Investing and the risks?


Investing, a way to make money by being smart rather than working hard. Investing is a brilliant way to make money, with the chance to return a substantial amount upon that invested. People assume that investing is only for businesses or those classed as professionals, it is in fact available for anyone and everyone!

To invest is to buy or deposit money into (such as a company) in order to gain a profitable return. For example, buying bonds/securities would mean you are essentially loaning your money to a company or organisation, to then retrieve it back at a later date along with a profit.

But what are bonds/securities?

To buy a bond/security is one of the four major ways in which to invest. The four most popular ways of investing are;

  • To buy bonds/securities – this would mimic loaning money to a company to obtain a profit at a later date.
  • To deposit cash – this would normally be done by depositing cash into a bank or building society where one would rely on that company’s interest rate to obtain a profit.
  • Property investment – this could be viewed as using money to buy or build a house, to then sell at a profit.
  • Purchasing shares – This would be when you purchase a share of a company, essentially purchasing a part of that company to then sell back to them at a later date.

So, you invest your own money, where you could either make a profit or loss? It sounds a lot like gambling to me!

As a matter of fact, this would not be classed as gambling. Gambling is seen to be a “get rich quick scheme”, whereas the process of investment is a lengthy process and can sometimes take years. A lot of people tend to invest alongside their day job as they see this to be more practical and beneficial to their lifestyle.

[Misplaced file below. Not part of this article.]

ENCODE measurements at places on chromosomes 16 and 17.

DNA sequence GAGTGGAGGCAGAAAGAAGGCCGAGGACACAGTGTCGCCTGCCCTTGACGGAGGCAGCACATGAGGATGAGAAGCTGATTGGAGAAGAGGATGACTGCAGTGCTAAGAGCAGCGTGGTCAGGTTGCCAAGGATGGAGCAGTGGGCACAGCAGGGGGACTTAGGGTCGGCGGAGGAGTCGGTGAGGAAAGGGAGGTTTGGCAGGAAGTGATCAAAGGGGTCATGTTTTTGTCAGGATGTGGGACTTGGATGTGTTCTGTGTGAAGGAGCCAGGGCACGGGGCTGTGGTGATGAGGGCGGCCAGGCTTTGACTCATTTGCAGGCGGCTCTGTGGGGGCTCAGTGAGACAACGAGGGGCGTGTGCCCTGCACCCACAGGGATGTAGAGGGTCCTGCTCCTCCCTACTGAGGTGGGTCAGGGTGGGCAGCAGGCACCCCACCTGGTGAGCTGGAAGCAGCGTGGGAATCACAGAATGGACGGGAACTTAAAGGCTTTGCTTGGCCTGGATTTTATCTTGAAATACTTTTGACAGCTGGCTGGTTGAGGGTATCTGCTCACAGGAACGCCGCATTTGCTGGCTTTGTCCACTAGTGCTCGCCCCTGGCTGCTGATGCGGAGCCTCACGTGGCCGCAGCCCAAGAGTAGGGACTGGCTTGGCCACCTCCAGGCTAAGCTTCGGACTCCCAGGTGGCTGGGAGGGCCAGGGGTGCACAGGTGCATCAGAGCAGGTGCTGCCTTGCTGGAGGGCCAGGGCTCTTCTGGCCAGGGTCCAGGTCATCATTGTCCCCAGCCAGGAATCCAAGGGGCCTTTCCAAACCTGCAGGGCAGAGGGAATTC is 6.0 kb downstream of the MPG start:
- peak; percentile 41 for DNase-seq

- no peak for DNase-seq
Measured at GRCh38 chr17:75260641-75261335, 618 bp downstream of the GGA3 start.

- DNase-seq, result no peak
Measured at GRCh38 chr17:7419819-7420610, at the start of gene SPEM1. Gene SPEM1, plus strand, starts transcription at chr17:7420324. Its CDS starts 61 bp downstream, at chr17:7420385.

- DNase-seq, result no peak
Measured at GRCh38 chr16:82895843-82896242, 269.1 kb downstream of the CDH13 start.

However, there is still the element of risk in which looms over investing, whether you are a fully trained professional, or a side investor whilst working your day job and see it more as a hobby. Some ways of investing are riskier than others. Usually, the more risky ways of investing prove to be a more effective way to produce a profit, providing the investor the opportunity to obtain a higher return rate. However, a higher risk factor, could ultimately produce a loss bigger than the potential profit.

Three main types of risk

Interest Rate Risk

This refers to the risk of decrease in the value of a bond, which is a result of an unexpected change in related interest rates.

Credit Risk

This risk refers to that of where the bond issuer could potentially be unable to issue the interest rate payments. This could also be related to a particular bank or building society, where they are going through some hardship which means they are unable to pay the interest rate value related to a savings account.

Liquidity Risk

The risk of not being able to sell an investment as and when the investor wants to. For example, in relation to property investment, the investor risks not being able to sell the property as and when they want to.

Dan Bennett

References

Dunn, S. & Noble, J. (2018) Investment for Beginners, Available from: <https://www.moneysavingexpert.com/savings/investment-beginners/> [Accessed: 8 December 2018]
Hillier, D., Westerfield, R., Jaffe, J., Jordan, B. & Ross, S. (2016) Corporate Finance, Maidenhead: McGraw-Hill Education
Lumby, S. & Jones, C. (2015) Corporate Finance, Andover, Hampshire: Cengage Learning
Van Horne, J. & Wachowicz, J. (2005) Fundamentals of Financial Management, Harlow: Prentice Hall Financial Times
Ontario Securities Commission (2018) Types of Investment Risk – Understanding Risk, Available from: <https://www.getsmarteraboutmoney.ca/invest/investing-basics/understanding-risk/types-of-investment-risk/> [Accessed: 8 December 2018]

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